Veteran NDP MP Nathan Cullen, one of the highest-profile members of the party’s national caucus, announced Friday his exit from federal politics – the latest in a series of New Democrats to rule out seeking re-election in October.
The British Columbia member, who will have served 15 years by the time he departs this fall, played down any suggestion that his decision not to seek re-election is a blow to the party.
Thirteen members of the caucus, which now has 41 MPs, have said they will not seek re-election, raising questions about party leader Jagmeet Singh’s management of the New Democrats, who are facing challenges in such areas as the polls, fundraising and policy.
Mr. Cullen, 47, is the second NDP MP from British Columbia to announce his departure this week, following Victoria-area MP Murray Rankin. Earlier on this term, Burnaby-South MP Kennedy Stewart left to run for and win the office of Vancouver mayor and Nanaimo-area MP Sheila Malcolmson was elected an NDP member of the provincial legislature.
But the MP for Skeena-Bulkley Valley said that after 15 years, five elections, a leadership bid in 2011-12 and with two 8½-year-old twin boys appealing for his attention, it was time to leave.
Mr. Cullen has no specific professional plans. Asked whether he would be interested in provincial politics, he said, “I am not ruling it out, but I don’t have that as my plan right now.” The provincial New Democrats govern B.C. under Premier John Horgan.
“When my family and I have been talking, it was just to decide whether we wanted to be in federal politics after October. Yes or no, not conditional on some other opportunity or offer. It was just, ‘Let’s just be clear and clean on this,’ not have something else waiting in the wings.”
Mr. Cullen placed third behind Thomas Mulcair and Brian Topp in the 2012 leadership vote. His roles in Parliament included House leader for the Official Opposition and Opposition finance critic. Following the 2015 election, he was environment critic as well as critic for democratic reform.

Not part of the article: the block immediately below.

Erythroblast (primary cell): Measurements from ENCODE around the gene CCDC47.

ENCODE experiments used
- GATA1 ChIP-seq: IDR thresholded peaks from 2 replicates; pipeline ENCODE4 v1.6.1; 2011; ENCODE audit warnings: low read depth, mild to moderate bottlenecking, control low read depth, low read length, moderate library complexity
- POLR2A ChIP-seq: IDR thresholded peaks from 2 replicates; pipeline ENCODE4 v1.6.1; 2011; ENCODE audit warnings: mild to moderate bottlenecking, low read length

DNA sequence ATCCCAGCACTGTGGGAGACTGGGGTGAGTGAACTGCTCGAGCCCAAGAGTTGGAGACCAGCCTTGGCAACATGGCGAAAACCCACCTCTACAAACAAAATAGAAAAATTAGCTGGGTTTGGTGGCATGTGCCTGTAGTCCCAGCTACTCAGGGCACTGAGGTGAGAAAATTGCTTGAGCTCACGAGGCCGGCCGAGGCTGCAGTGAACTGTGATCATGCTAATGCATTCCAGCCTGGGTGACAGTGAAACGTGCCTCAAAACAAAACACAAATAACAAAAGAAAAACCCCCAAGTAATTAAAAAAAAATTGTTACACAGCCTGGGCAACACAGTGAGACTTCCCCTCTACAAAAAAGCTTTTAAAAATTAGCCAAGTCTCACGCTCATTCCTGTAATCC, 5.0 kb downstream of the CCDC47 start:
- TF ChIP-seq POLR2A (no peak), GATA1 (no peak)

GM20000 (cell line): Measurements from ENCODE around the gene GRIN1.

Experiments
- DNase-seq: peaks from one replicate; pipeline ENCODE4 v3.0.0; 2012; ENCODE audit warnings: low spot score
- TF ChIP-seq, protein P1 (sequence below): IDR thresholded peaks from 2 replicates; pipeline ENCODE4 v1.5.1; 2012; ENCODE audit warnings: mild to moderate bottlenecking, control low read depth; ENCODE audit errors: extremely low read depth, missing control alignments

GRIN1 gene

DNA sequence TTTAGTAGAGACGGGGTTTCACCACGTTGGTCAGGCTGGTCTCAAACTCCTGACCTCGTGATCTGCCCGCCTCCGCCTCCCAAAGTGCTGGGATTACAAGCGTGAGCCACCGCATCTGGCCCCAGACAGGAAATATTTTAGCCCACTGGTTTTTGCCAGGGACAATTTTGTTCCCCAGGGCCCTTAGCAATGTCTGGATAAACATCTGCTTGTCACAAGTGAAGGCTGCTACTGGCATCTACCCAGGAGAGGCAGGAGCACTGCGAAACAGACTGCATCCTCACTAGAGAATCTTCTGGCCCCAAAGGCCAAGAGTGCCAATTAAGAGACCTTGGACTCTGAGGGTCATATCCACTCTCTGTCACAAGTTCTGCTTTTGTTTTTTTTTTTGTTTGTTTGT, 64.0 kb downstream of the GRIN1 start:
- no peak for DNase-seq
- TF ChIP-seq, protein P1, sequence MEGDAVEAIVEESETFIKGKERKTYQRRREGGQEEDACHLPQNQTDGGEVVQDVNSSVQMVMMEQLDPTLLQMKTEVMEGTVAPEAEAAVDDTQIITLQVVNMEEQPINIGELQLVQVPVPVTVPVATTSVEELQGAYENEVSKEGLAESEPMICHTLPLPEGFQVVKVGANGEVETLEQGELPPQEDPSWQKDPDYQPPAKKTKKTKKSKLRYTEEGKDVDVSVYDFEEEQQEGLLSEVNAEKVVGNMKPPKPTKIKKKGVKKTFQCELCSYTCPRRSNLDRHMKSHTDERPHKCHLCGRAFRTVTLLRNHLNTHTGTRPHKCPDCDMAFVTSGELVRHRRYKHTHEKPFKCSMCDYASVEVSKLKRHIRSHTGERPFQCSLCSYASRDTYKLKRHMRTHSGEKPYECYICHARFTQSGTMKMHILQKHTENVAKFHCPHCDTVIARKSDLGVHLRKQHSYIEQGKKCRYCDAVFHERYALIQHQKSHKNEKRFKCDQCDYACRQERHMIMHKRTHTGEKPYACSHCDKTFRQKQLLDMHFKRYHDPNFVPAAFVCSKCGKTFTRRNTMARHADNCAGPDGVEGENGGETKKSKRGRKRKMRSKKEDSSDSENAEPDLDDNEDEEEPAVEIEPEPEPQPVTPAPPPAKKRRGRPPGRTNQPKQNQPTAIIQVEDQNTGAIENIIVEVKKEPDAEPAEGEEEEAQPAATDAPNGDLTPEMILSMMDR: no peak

He said no one, himself included, is irreplaceable. “I’ve seen irreplaceable people leave, and then they get replaced,” said Mr. Cullen, adding that since he has been musing about his future, prospective NDP candidates have been in touch about vying to represent the party in his riding.
Mr. Cullen said New Democrats have had a good week with Mr. Singh winning a by-election in Burnaby-South and finally gaining a seat in the House of Commons. Mr. Cullen has been supportive of Mr. Singh, who succeeded Thomas Mulcair in 2017. “He is humble enough to know that he has got work to do,” he said.
He said the shine is off the federal Liberals under Prime Minister Justin Trudeau given the scandal surrounding the government’s handling of the SNC-Lavalin affair. And he said questions around the issue may even give the party traction in Quebec, the site of the party’s Orange Wave in 2011.
“Context is everything. I don’t want to harp too much on Mr. Trudeau’s troubles, but a sponsorship-like corruption scandal hits a note different in Quebec than in other parts of the country because they have seen this movie before,” he said.
To get ahead, he said the NDP will have to be authentic and “unapologetically progressive” as well as make a blunt appeal to govern Canada.
“The old NDP was about being the conscience of the Parliament, and not happy to lose, but comfortable with the idea of being third,” he said.
He said his biggest takeaway from the 2015 election was that voters were not terrified of an NDP government though they decided otherwise. “Our offer should be to be government, and be unapologetic about it.”
Mr. Cullen said he will inevitably settle in B.C. “Ottawa is fine, but it’s better here,” he said from his riding.